Sunday, November 1, 2015

Noah's ark: The protective covering

"Look!", Ham shouted. Seven heads turned in time to see the giant door closing. They watched silently until it thudded closed, shutting them in, and dropping them into darkness.

Noah lit a lamp. He reached for a bucket of pitch and walked over to seal the edges of the doorway.

He had never gotten used to the smell, which surprised him. When he thought of the hours they had spent coating the wood, inside and out, he figured that he would have habituated by now. But who knew how long he would be sealed up with his family and these animals? With time, he thought, he might begin to appreciate how the pitch overwhelmed other odors.

He stood back to admire his handiwork. Seven days ago the Lord had told them that today would be the day. Of course, the ark was finsihed by then and most of the preparations had been made. But it had still taken most of the hours in those seven days to get everyone and everything loaded aboard and stowed away. It felt good to be still for a change.

His wife walked over and stood beside him. Together they stared at the doorway in silence for a few moments more before she spoke. "Do you think it will hold?"

"It will have to," he replied. "It is the only hope we have."

She slid her fingers into his, still not looking at him but at the door. They lingered there until they heard the first drops of rain hit the roof. Now they looked up. And the sound of the rain grew louder and louder as it beat upon the ark.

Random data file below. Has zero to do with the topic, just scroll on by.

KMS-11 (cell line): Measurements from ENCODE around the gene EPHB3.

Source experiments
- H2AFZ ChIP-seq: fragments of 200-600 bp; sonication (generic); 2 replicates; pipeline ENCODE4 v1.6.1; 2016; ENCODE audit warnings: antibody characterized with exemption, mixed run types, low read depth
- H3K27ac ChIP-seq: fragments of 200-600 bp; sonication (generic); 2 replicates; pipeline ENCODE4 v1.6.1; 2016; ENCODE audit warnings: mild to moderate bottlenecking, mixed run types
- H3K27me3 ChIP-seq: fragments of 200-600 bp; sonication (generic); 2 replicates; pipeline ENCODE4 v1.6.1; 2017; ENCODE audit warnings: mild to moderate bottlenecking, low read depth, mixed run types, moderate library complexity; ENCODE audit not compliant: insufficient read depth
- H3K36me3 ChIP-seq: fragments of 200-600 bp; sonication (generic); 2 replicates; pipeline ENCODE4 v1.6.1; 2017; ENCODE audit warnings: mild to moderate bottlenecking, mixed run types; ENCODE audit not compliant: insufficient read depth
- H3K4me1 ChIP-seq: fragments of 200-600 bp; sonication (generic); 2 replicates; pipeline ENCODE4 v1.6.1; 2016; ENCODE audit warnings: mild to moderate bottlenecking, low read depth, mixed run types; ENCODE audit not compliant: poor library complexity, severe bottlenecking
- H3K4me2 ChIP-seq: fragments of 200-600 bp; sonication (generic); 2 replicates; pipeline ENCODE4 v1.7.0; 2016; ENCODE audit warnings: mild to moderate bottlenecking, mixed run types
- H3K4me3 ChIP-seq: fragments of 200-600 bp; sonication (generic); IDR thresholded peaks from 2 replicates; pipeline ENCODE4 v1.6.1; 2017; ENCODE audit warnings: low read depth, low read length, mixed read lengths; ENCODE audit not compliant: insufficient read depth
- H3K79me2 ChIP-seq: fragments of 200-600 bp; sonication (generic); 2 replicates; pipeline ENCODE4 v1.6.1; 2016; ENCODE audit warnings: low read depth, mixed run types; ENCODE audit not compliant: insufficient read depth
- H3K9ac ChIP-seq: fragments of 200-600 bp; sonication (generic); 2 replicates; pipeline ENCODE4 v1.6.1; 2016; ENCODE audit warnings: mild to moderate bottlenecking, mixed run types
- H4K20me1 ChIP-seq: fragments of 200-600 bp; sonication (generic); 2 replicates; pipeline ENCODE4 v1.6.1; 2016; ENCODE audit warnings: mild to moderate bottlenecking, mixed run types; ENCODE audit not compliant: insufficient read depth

God gave Noah detailed instructions for the construction of the ark. Along with the material, He specified the dimensions, the number of decks, and the location of the door and the window. Noah was also told to "coat it with pitch inside and out."

There is some word-play in that particular instruction that gets lost in translation. The noun "pitch" is the Hebrew word kopher. In addition to referring to a tarry substance, it can also describe a sum of money, like a ransom or a bribe. The verb "coat with pitch" is the Hebrew word kaphar, which is more often translated as "atonement." Both these words hint at the figurative significance of the ark.

God's judgement was coming upon mankind. Yet a way of deliverance was prepared. There was protection for those who believed and responded to God's invitation. They would be covered while judgement passed over.

In the Epistle to the Romans, Paul writes "there is therefore now no condemnation to those who are in Christ Jesus." God's judgement for sin came down upon the Lord Jesus, but there is protection and deliverance for those who are in Him. He is our covering.

But just like the ark, there are aspects of atonement and ransom to the protection Christ provides. His work on the cross has atoned for our sins, reconciling us to God. The price paid at Calvary has also ransomed us, delivered us, from our slavery to sin. He is one in whom we can have complete and utter confidence. He is the only hope we need.

(Genesis 6–9; Romans 8:1)